#3 - JRL 7271
July 31, 2003
What About Bread Prices?
Price for bread increases contrary to prime minister's words
According to the Russian newspaper Komsomolskaya Pravda, life got 0.8% more expensive over June, although economists in the government assured they would restrain the inflation at last year's level of 0.5%. A record rise in prices for bread, flour, macaroni and cereals became extremely unexpected for the governmental analysts. A government commission studied the situation on the grain market; then Prime Minister Mikhail Kasyanov said that prices for bread were not increasing and wouldn't increase further.
However, the prices disobeyed the prime minister's words In June, the following products fixed an increase in prices: flour v by 7.5%, white bread v by 5.5% and rye-bread v by 4.9%. Independent analysts think that this increase in prices boosted the inflation by 0.3% which is so disagreeable for the government. This will hardly have an effect upon the economic situation, but will become a strong social issue. Indeed, bread, macaroni and cereals are the basic products in the ration of the Russian population.
Over the past months the price of bread increased in several parts of Russia. It may sound strange but in some places even special cards for veterans and people of limited means have been introduced. Russia's Agriculture Minister Alexey Gordeyev resolutely declared that no bread cards would be introduced in Russia. The increase of prices for bread is seriously lagging behind the rise of prices for other products and the general rise of prices. Alexey Gordeyev says that good or poor harvest doesn't have any effect upon the prices for bread. The price for bread is made up regarding the purchasing capacity of the population.
Two years ago a ton of grain cost 4,000 rubles; last year this cost was 2,000 rubles. However, within this period bread didn't become twice as cheap, on the contrary it even increased in price. The price for bread increases for some different reasons related to commercial organizations. For instance, the extra charge for bread makes up about 50 per cent in Moscow stores. At the same time, the agriculture minister says some regions of Russia follow the right policy and have the extra charge for bread of not more than 5%. Bread doesn't increase in price in these regions.
Alexey Gordeyev says that the value of grain makes up not more than 20% in the price for bread. The rest of the sum comprises the work of bread bakers and dealers. The prices for bread are rather high in the Russian city of Norilsk, while it is the basic product for the population. Do pensioners of the city have enough bread? It was promised some time ago that pensioners would have an opportunity to buy bread at a reduced price. Deputy Chairman of the Department for Social Protection of the population Lyudmila Rebenchuk says that there is no need to have special prices for bread meant for pensioners. Incomes of pensioners in the city of Norilsk are higher than the living wage in the region that makes up 3,319 rubles. The income of Norilsk pensioners comprises the pension, free monthly tickets for public transport (300 rubles), 500-ruble supplement paid by the administration, subsidies for public utility services and other kinds of public assistance. As a rule, the total sum is even higher than 4,000 rubles. In addition, there are charitable programs organized for free nourishment of pensioners and indigent population (the programs are financed by a mining company) and sponsors who give free bread to indigent population.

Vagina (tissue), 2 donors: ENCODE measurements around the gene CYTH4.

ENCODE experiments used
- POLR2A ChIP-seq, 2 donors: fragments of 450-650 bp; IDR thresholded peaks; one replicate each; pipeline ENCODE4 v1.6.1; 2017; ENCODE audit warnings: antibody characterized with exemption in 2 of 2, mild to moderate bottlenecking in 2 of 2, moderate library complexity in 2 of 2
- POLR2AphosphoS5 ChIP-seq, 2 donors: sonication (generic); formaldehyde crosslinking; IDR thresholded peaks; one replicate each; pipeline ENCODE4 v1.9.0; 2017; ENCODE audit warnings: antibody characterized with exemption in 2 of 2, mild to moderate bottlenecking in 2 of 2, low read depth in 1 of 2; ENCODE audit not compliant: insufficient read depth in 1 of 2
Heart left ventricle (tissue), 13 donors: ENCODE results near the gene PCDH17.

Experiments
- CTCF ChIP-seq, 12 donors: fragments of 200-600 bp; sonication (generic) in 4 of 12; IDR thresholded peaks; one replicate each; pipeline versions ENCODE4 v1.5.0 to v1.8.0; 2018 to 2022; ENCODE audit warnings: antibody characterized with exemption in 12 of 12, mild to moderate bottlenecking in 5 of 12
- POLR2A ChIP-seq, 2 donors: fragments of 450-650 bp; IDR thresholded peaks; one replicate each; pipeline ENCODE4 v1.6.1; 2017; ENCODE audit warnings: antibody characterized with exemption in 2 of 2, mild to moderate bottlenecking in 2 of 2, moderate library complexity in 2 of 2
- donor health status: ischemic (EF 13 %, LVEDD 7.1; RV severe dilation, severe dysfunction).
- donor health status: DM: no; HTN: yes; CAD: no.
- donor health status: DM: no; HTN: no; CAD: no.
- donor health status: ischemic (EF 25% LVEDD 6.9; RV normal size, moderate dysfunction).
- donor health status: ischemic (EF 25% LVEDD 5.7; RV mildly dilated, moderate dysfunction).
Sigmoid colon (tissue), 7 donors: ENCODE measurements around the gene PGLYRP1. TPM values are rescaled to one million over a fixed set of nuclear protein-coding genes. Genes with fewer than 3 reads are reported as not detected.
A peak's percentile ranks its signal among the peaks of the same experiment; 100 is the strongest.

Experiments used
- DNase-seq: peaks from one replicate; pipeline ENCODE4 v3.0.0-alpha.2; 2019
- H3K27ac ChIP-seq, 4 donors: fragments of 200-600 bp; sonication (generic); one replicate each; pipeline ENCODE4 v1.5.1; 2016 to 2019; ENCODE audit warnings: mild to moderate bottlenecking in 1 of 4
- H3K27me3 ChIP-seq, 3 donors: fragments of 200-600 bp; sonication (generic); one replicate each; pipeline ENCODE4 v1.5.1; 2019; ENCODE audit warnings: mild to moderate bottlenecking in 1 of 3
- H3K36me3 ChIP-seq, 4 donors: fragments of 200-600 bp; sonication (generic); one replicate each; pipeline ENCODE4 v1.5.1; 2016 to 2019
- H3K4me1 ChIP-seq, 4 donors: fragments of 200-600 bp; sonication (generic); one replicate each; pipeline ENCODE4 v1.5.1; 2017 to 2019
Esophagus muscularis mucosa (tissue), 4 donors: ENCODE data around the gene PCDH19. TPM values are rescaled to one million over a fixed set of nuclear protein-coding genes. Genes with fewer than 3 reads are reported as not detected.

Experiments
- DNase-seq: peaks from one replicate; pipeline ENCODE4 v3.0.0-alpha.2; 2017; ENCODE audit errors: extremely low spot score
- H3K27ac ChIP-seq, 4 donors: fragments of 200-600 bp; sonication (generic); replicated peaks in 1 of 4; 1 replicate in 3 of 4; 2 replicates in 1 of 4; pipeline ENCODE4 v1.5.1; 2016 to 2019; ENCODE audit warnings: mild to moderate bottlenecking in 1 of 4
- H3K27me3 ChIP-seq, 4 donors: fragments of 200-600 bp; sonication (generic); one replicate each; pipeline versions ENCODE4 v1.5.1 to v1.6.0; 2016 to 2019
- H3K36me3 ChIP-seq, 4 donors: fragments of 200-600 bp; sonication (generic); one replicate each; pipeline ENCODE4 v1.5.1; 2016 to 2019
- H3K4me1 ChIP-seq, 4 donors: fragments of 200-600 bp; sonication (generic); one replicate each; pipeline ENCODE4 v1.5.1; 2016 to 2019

Director of the city's urgent public assistance service Valentina Gutsalova says that every day 14 loafs of free bread are appropriated by the Norilsk bread-baking plant and 20 loafs are given by a private enterprise (now the enterprise doesn't provide bread as it is under repair). The amount of 34 loafs was not enough for indigent people in winter. People had to come and stand in a line for free bread from 6 a.m. Valentina Gutsalova says that free bread is a real support for some people; for others standing in a line for free bread means a chance to see people and to talk. In most cases, these people need not bread itself but hearty communication.
There is no reason for panic about bread; it is also proved by the exposition of Russia's only museum of bread situated in St.Petersburg. Its 18,000 exhibits demonstrate that ancient people baked bread, we bake it now and our ancestors will also bake bread. The unusual museum is the world's only exposition of bread; 24,000 people visit the museum every year.